Advocate Editorial Board opinion: Lincoln offers guide for today's divide
By the Advocate Editorial Board
Nov. 20, 2013 at 5:20 a.m.
The Gettysburg Address
Four score and seven years ago, our fathers brought forth on this continent, a new nation, conceived in Liberty, and dedicated to the proposition that all men are created equal.
Now we are engaged in a great civil war, testing whether that nation, or any nation so conceived and so dedicated, can long endure. We are met on a great battlefield of that war. We have come to dedicate a portion of that field, as a final resting place for those who here gave their lives that that nation might live. It is altogether fitting and proper that we should do this.
But, in a larger sense, we can not dedicate - we can not consecrate - we can not hallow - this ground. The brave men, living and dead, who struggled here, have consecrated it, far above our poor power to add or detract.
The world will little note, nor long remember what we say here, but it can never forget what they did here. It is for us the living, rather, to be dedicated here to the unfinished work which they who fought here have thus far so nobly advanced. It is rather for us to be here dedicated to the great task remaining before us - that from these honored dead we take increased devotion to that cause for which they gave the last full measure of devotion - that we here highly resolve that these dead shall not have died in vain - that this nation, under God, shall have a new birth of freedom - and that government of the people, by the people, for the people, shall not perish from the earth.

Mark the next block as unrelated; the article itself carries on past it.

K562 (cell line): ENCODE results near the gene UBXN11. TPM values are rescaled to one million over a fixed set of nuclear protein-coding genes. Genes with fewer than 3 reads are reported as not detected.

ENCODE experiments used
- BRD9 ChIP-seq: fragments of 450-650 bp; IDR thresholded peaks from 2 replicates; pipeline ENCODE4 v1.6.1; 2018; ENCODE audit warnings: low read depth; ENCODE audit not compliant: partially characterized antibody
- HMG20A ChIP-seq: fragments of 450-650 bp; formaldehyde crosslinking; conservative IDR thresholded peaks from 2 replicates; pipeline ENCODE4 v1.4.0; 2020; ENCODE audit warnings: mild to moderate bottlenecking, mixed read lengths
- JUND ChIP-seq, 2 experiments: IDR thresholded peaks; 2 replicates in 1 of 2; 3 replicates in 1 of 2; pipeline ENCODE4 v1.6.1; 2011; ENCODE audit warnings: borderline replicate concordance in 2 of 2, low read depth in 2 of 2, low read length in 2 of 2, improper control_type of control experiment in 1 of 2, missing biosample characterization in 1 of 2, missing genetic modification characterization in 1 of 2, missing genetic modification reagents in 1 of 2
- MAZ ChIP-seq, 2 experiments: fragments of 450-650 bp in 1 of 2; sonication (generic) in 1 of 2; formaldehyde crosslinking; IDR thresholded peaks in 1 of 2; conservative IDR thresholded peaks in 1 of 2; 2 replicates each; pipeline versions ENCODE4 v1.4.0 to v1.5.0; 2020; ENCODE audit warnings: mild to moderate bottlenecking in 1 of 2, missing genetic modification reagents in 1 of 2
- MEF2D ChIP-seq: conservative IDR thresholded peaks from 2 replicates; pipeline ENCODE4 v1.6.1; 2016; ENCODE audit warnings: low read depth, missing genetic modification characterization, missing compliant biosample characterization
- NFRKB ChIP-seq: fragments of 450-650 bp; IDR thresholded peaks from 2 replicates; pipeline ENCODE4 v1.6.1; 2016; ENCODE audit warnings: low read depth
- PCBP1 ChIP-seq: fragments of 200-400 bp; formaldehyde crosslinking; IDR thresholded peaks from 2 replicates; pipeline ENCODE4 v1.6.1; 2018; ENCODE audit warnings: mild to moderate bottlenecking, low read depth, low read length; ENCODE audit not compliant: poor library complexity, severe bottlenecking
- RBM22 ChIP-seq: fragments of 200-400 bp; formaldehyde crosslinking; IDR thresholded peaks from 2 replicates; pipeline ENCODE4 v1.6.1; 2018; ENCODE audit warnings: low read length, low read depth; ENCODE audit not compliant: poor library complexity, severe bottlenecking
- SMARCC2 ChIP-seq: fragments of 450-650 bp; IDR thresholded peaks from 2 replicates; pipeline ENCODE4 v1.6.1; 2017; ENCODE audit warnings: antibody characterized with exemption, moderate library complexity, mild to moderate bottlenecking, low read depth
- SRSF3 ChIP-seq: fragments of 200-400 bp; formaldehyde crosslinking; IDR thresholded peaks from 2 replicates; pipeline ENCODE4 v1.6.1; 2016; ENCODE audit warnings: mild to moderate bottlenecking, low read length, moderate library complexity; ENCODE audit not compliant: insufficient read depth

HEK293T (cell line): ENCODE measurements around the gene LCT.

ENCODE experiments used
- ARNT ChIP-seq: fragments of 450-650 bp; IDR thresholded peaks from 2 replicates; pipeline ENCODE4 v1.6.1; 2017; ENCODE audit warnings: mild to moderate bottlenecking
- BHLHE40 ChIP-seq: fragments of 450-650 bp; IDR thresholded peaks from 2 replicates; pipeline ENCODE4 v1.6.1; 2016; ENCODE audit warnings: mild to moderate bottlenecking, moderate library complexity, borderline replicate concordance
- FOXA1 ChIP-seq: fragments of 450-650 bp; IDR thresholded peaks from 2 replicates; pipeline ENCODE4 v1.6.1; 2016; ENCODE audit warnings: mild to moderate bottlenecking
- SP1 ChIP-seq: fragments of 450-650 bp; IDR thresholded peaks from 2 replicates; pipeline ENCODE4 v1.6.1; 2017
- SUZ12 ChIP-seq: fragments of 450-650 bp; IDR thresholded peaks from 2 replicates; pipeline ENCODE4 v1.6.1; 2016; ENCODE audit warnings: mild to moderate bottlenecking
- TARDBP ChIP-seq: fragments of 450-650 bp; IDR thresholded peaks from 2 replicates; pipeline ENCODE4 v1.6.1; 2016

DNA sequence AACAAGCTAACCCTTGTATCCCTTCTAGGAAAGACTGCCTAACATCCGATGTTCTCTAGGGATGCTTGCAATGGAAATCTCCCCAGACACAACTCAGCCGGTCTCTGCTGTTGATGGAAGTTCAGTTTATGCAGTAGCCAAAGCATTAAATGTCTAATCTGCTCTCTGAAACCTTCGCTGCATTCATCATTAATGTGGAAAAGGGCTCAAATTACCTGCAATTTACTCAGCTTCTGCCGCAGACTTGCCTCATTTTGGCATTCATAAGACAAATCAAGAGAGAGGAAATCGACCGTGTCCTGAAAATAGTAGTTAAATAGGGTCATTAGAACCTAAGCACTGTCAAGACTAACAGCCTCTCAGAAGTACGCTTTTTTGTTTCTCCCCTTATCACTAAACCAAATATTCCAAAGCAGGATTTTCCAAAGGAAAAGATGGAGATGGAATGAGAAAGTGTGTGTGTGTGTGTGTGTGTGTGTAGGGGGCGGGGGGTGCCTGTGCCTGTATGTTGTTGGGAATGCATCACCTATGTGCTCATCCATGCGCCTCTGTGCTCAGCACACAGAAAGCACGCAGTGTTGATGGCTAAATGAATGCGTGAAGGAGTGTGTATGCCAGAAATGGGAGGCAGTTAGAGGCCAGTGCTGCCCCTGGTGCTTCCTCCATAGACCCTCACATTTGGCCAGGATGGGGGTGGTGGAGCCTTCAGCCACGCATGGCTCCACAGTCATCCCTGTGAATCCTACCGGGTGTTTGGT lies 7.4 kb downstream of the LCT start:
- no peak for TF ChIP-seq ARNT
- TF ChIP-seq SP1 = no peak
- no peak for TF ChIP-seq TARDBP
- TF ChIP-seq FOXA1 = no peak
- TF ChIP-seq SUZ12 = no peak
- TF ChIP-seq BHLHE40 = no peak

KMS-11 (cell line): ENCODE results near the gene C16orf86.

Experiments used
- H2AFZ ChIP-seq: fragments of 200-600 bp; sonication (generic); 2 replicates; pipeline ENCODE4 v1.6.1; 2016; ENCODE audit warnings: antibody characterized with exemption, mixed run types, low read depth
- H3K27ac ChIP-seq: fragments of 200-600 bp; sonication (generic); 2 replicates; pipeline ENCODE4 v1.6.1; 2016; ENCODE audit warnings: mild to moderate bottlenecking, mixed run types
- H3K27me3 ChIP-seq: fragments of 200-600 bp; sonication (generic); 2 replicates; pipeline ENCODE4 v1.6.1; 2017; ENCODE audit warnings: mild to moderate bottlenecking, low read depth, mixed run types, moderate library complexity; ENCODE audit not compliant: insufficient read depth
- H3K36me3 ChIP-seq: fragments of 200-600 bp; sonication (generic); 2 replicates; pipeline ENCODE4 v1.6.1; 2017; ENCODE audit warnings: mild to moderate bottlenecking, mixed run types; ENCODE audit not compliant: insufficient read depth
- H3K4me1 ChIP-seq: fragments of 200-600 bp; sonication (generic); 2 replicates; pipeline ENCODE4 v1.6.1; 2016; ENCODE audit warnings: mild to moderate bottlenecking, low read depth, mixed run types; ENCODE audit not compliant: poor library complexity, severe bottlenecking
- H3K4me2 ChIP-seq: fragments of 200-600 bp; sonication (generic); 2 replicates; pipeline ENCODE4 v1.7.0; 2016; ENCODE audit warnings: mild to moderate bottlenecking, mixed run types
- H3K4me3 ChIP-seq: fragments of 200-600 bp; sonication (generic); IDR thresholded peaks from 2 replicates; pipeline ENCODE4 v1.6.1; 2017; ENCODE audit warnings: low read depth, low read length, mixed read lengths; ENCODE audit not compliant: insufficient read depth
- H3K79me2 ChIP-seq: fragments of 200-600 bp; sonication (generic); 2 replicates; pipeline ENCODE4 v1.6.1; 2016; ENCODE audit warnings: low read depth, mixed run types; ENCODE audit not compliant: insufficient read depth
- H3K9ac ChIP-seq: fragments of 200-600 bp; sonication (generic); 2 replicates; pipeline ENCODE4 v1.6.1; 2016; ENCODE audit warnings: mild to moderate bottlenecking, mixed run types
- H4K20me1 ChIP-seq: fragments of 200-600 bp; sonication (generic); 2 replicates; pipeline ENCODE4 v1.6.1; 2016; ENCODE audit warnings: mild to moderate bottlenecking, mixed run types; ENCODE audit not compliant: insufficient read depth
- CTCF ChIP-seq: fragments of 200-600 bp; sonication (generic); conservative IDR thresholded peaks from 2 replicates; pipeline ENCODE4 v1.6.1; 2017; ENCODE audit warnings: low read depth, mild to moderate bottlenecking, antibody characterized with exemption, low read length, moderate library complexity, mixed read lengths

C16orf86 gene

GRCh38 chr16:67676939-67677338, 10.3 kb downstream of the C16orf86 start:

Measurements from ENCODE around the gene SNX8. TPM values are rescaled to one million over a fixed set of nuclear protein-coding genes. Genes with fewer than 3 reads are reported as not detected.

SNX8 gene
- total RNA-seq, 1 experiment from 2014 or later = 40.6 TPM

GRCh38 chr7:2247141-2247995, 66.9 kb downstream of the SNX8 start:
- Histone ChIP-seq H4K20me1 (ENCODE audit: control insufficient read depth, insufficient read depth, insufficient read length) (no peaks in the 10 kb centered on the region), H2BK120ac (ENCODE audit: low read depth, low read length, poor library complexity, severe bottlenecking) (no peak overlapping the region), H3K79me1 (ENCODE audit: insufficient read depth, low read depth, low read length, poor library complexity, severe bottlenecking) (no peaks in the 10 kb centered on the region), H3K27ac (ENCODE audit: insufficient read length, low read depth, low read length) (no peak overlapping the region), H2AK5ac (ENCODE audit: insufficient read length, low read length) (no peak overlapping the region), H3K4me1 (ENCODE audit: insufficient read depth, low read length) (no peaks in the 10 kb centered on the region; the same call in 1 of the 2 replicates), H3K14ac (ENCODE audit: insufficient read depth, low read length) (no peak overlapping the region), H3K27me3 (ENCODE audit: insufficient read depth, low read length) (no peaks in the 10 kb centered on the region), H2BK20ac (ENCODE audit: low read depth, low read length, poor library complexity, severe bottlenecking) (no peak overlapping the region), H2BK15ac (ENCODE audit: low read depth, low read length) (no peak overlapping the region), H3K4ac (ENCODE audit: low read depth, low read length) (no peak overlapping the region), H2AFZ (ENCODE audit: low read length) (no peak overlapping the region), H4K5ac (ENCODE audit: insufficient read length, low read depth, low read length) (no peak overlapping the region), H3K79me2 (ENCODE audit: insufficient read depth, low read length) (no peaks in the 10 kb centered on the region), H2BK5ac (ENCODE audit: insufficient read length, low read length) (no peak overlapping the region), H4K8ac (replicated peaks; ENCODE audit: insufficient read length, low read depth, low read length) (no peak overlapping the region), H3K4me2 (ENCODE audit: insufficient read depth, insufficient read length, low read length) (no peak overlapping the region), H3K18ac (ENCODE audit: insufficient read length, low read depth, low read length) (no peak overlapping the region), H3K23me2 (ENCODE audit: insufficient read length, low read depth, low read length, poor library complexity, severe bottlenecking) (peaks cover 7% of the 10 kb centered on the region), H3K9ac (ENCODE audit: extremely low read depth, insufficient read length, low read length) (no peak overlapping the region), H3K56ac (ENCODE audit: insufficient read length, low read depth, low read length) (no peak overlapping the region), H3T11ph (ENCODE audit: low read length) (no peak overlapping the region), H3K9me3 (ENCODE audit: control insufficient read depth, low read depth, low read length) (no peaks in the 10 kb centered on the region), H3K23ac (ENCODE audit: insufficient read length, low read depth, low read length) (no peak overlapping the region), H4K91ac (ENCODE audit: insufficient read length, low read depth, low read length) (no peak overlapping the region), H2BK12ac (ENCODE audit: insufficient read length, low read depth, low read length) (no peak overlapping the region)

With so much disdain for the current political antics and ethics, a majority of Americans are showing their disapproval for elected officials in the lowest government satisfaction rating since Gallup started polling the American people in 1971. Only 18 percent of people are satisfied with our nation's governance. We are hitting a turning point in which something must change.
It is relevant that 150 years ago this week, our nation was facing another significant turning point. The Battle of Gettysburg showed the people that there was hope and that fighting for what is right and decent will always triumph in the end.
Lincoln's address that fateful day - on one of the bloodiest battlefields ever seen by this nation - has become a symbol for what this country should strive for, what we fought so hard to achieve. We must work together to repair this nation, to set aside our individual differences and work toward rebuilding a government torn apart by party lines, personal egos and rhetoric.
Lincoln, in his modesty, may have thought "the world will little note, nor long remember what we say here," but in reality, he created a legacy that serves as a guiding light so we may continuously strive toward "the great task remaining before us." It reminds us that we are never finished protecting the noble truths upon which this country was built. We, the people of this nation, must continue to mindfully guide the leaders of our country to stand above self and prevent this most powerful form of government from perishing from the earth.
We encourage everyone, from 4 to 104, to read the short 272 words of the Gettysburg address on this significant anniversary and take note that it is our responsibility to take increased devotion to those basic values of humanity: humility, honesty and decency.
This editorial reflects the views of the Victoria Advocate's editorial board.